Colorado officers won’t be charged fo wrongfully detaining Black girls at gunpoint
A family lawyer plans to sue the city and the officers under a new police accountability law passed in Colorado during protests over racial injustice
Suburban Denver police officers won’t be charged after detaining four Black girls by gunpoint last summer and handcuffing two of them after wrongly suspecting they were riding in a stolen car, prosecutors said Friday.
The same day, the Colorado attorney general opened a grand jury investigation into the death of Elijah McClain, a 23-year-old Black man who was stopped as he walked down the street, placed in a neck hold and injected with a sedative in 2019.
Both involved officers from the Aurora Police Department and drew national attention during America’s reckoning over racism and police brutality.
Months after video of the girls laying face down in a parking lot — some in tears — spread on social media, a review by the district attorney’s office found no evidence beyond a reasonable doubt that the officers acted unlawfully during the Aug. 2 traffic stop.
However, Chief Deputy District Attorney Clinton McKinzie called it “disturbing” and urged the Police Department to review its policies to ensure something similar doesn’t happen again.
“What happened to the innocent occupants is unacceptable and preventable,” McKinzie wrote.
Police eventually determined the car carrying the girls, who ranged from 6 to 17, had the same license plate number as a motorcycle they were seeking from another state.
One officer, Madisen Moen, had graduated from the police academy two days before and the other, Darian Dasko, was her field training officer, McKinzie said. The prosecutor also said it was difficult for the officers to see who was inside the vehicle partly because of its tinted windows.
David Lane, a lawyer for the driver and the girls, said he wasn’t surprised by the decision, which he said fits a pattern in Aurora and the U.S.
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“When white cops point guns at small Black children, there are no consequences in America,” he said.
Lane plans to sue the city and the officers as early as next week under a new police accountability law passed in Colorado during protests over racial injustice. He thinks a local jury familiar with the city and includes more people of color would be more likely to grant justice than a federal jury from a wider area.
Aurora police apologized after video taken by a bystander showed the girls lying on their stomachs, with the 17-year-old and 12-year-old handcuffed behind their backs. The 14-year-old and 6-year-old were lying next to the car.
Aurora PD handcuff and held family at gunpoint. pic.twitter.com/GkTWKFZqkI
— JJ Rodriguez (@Joshuajered)
They can be heard crying and screaming. A woman is seen being led away in handcuffs.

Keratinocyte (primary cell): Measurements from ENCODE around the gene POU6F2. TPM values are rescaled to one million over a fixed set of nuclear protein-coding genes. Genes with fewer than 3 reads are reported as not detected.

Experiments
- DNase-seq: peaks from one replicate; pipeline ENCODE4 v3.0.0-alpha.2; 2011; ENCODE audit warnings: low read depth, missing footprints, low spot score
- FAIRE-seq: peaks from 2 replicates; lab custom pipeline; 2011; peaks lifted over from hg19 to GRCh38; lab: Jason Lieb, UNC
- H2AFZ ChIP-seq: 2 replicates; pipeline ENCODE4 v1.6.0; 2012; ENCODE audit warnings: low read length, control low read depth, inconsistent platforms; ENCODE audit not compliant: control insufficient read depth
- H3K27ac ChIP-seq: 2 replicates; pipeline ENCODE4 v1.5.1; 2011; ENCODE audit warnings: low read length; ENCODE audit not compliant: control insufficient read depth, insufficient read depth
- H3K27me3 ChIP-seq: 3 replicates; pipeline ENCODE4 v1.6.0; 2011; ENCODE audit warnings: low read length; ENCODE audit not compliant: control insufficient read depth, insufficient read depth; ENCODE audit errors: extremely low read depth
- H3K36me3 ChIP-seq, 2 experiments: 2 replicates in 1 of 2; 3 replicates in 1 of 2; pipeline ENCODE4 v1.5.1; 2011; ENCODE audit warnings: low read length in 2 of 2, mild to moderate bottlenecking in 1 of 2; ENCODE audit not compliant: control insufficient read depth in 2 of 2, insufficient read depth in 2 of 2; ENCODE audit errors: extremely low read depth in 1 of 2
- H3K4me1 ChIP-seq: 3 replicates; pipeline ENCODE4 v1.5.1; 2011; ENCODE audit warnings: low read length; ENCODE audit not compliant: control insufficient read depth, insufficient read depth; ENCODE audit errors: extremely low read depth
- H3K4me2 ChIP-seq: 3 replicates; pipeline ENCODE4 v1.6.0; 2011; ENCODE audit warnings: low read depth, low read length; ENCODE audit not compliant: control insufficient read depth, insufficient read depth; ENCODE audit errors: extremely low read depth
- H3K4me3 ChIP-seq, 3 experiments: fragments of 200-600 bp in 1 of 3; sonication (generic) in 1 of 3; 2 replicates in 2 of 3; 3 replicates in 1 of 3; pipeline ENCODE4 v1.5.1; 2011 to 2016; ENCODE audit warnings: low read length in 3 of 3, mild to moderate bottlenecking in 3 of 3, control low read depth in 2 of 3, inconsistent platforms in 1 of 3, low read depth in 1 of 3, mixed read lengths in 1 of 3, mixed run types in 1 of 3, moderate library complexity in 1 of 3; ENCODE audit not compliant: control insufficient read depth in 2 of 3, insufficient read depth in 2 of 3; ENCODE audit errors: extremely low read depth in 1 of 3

Driver Brittney Gilliam, who had taken her nieces, sister and daughter to a nail salon, has characterized the officers’ actions as police brutality.
“There’s no excuse why you didn’t handle it a different type of way,” Gilliam previously told KUSA-TV. “You could have even told them, ‘Step off to the side, let me ask your mom or your auntie a few questions so we can get this cleared up.’ There was different ways to handle it.”
Police are instructed to draw their guns and put people on the ground when dealing with a suspected stolen car, but Police Chief Vanessa Wilson has said they should have changed course after Gilliam said the car was not stolen and that she had children inside. Wilson also ordered an internal investigation.
Meanwhile, Colorado Attorney General Phil Weiser opened a grand jury investigation into McClain’s death as part of his probe of the case that started last summer.
“The grand jury is an investigative tool that has the power to compel testimony from witnesses and require production of documents and other relevant information that would otherwise be unavailable,” Weiser said in a statement.
Police stopped McClain as he walked home on Aug. 29, 2019, after a 911 caller reported someone wearing a ski mask and waving his hands. His family said McClain wore the mask because he had a blood condition that caused him to get cold easily.
Body-camera video shows an officer telling McClain to stop because he was “being suspicious.” The officer tells him to relax, and McClain asks police to let go, saying, “You guys started to arrest me, and I was stopping my music to listen.”
Police say McClain fought back when officers tried to take him into custody. In the video, McClain can be heard saying he couldn’t breathe and sometimes crying out or sobbing.
Officers used a neck hold on McClain that’s been banned in several places. Paramedics arrived and injected him with ketamine to calm him. McClain suffered cardiac arrest and later was taken off life support.
Gov. Jared Polis ordered Weiser to investigate as protests over the police killing of George Floyd in Minneapolis brought new attention to McClain’s death. It’s one of several reviews by police, city and federal governments.
Lawyer Mari Newman said the McClain family was hopeful Weiser was committed to an impartial investigation but the use of the secretive grand jury process made them to wonder whether law enforcement was being held to a different standard. She noted that sometimes prosecutors steer grand juries away from charges by limiting the evidence they present.
“If the grand jury in Elijah McClain’s case doesn’t indict the officers and medics responsible for killing him, it will be because the attorney general’s office did not want charges to be brought,” she said. “That would be a grave injustice.”
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